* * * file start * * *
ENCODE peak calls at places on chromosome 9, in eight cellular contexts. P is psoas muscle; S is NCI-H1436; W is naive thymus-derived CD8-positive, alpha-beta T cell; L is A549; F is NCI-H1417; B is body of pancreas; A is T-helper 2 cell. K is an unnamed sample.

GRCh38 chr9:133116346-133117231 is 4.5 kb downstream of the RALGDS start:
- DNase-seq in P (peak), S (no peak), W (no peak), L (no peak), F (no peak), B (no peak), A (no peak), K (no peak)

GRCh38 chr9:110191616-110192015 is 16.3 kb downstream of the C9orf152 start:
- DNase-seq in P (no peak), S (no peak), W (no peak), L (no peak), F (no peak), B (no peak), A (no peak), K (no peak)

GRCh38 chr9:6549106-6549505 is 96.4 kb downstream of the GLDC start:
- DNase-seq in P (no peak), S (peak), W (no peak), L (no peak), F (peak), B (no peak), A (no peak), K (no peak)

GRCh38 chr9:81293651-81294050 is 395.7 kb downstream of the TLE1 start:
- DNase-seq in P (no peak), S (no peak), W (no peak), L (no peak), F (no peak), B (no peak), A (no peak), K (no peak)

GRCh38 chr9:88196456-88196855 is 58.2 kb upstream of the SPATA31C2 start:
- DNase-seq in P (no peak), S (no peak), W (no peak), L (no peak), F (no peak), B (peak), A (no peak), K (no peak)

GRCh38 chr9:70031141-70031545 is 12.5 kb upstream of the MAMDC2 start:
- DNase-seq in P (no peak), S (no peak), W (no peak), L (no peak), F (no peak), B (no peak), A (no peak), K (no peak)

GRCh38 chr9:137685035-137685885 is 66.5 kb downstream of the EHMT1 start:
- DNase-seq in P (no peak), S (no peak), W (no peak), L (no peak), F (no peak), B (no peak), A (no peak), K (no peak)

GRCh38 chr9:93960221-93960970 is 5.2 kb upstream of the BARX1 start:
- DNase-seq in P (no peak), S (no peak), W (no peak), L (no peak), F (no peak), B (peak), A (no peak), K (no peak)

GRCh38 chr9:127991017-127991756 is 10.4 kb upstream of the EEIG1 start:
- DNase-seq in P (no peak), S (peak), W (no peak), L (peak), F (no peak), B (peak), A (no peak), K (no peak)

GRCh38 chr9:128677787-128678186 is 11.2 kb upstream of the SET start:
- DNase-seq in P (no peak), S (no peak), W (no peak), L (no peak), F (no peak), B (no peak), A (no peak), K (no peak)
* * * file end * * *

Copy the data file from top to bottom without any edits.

ENCODE peak calls at places on chromosome 9, in eight cellular contexts. P is psoas muscle; S is NCI-H1436; W is naive thymus-derived CD8-positive, alpha-beta T cell; L is A549; F is NCI-H1417; B is body of pancreas; A is T-helper 2 cell. K is an unnamed sample.

GRCh38 chr9:133116346-133117231 is 4.5 kb downstream of the RALGDS start:
- DNase-seq in P (peak), S (no peak), W (no peak), L (no peak), F (no peak), B (no peak), A (no peak), K (no peak)

GRCh38 chr9:110191616-110192015 is 16.3 kb downstream of the C9orf152 start:
- DNase-seq in P (no peak), S (no peak), W (no peak), L (no peak), F (no peak), B (no peak), A (no peak), K (no peak)

GRCh38 chr9:6549106-6549505 is 96.4 kb downstream of the GLDC start:
- DNase-seq in P (no peak), S (peak), W (no peak), L (no peak), F (peak), B (no peak), A (no peak), K (no peak)

GRCh38 chr9:81293651-81294050 is 395.7 kb downstream of the TLE1 start:
- DNase-seq in P (no peak), S (no peak), W (no peak), L (no peak), F (no peak), B (no peak), A (no peak), K (no peak)

GRCh38 chr9:88196456-88196855 is 58.2 kb upstream of the SPATA31C2 start:
- DNase-seq in P (no peak), S (no peak), W (no peak), L (no peak), F (no peak), B (peak), A (no peak), K (no peak)

GRCh38 chr9:70031141-70031545 is 12.5 kb upstream of the MAMDC2 start:
- DNase-seq in P (no peak), S (no peak), W (no peak), L (no peak), F (no peak), B (no peak), A (no peak), K (no peak)

GRCh38 chr9:137685035-137685885 is 66.5 kb downstream of the EHMT1 start:
- DNase-seq in P (no peak), S (no peak), W (no peak), L (no peak), F (no peak), B (no peak), A (no peak), K (no peak)

GRCh38 chr9:93960221-93960970 is 5.2 kb upstream of the BARX1 start:
- DNase-seq in P (no peak), S (no peak), W (no peak), L (no peak), F (no peak), B (peak), A (no peak), K (no peak)

GRCh38 chr9:127991017-127991756 is 10.4 kb upstream of the EEIG1 start:
- DNase-seq in P (no peak), S (peak), W (no peak), L (peak), F (no peak), B (peak), A (no peak), K (no peak)

GRCh38 chr9:128677787-128678186 is 11.2 kb upstream of the SET start:
- DNase-seq in P (no peak), S (no peak), W (no peak), L (no peak), F (no peak), B (no peak), A (no peak), K (no peak)